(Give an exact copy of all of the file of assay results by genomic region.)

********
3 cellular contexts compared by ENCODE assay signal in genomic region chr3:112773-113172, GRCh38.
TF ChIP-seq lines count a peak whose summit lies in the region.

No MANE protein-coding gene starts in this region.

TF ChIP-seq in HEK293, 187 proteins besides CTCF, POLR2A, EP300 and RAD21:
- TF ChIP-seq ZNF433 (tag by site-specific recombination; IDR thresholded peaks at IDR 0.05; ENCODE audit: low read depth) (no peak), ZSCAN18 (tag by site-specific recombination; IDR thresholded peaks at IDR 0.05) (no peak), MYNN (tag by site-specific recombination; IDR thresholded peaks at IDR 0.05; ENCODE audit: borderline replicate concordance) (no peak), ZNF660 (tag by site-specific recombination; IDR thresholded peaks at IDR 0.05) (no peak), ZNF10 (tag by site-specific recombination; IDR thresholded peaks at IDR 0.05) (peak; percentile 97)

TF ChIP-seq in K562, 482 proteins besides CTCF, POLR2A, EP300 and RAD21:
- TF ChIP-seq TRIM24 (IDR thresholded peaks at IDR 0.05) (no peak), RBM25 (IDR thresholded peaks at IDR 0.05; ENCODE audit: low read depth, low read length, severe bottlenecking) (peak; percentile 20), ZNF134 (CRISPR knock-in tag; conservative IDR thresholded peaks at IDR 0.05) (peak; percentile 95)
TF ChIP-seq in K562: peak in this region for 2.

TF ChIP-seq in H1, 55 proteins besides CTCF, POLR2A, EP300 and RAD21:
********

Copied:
3 cellular contexts compared by ENCODE assay signal in genomic region chr3:112773-113172, GRCh38.
TF ChIP-seq lines count a peak whose summit lies in the region.

No MANE protein-coding gene starts in this region.

TF ChIP-seq in HEK293, 187 proteins besides CTCF, POLR2A, EP300 and RAD21:
- TF ChIP-seq ZNF433 (tag by site-specific recombination; IDR thresholded peaks at IDR 0.05; ENCODE audit: low read depth) (no peak), ZSCAN18 (tag by site-specific recombination; IDR thresholded peaks at IDR 0.05) (no peak), MYNN (tag by site-specific recombination; IDR thresholded peaks at IDR 0.05; ENCODE audit: borderline replicate concordance) (no peak), ZNF660 (tag by site-specific recombination; IDR thresholded peaks at IDR 0.05) (no peak), ZNF10 (tag by site-specific recombination; IDR thresholded peaks at IDR 0.05) (peak; percentile 97)

TF ChIP-seq in K562, 482 proteins besides CTCF, POLR2A, EP300 and RAD21:
- TF ChIP-seq TRIM24 (IDR thresholded peaks at IDR 0.05) (no peak), RBM25 (IDR thresholded peaks at IDR 0.05; ENCODE audit: low read depth, low read length, severe bottlenecking) (peak; percentile 20), ZNF134 (CRISPR knock-in tag; conservative IDR thresholded peaks at IDR 0.05) (peak; percentile 95)
TF ChIP-seq in K562: peak in this region for 2.

TF ChIP-seq in H1, 55 proteins besides CTCF, POLR2A, EP300 and RAD21: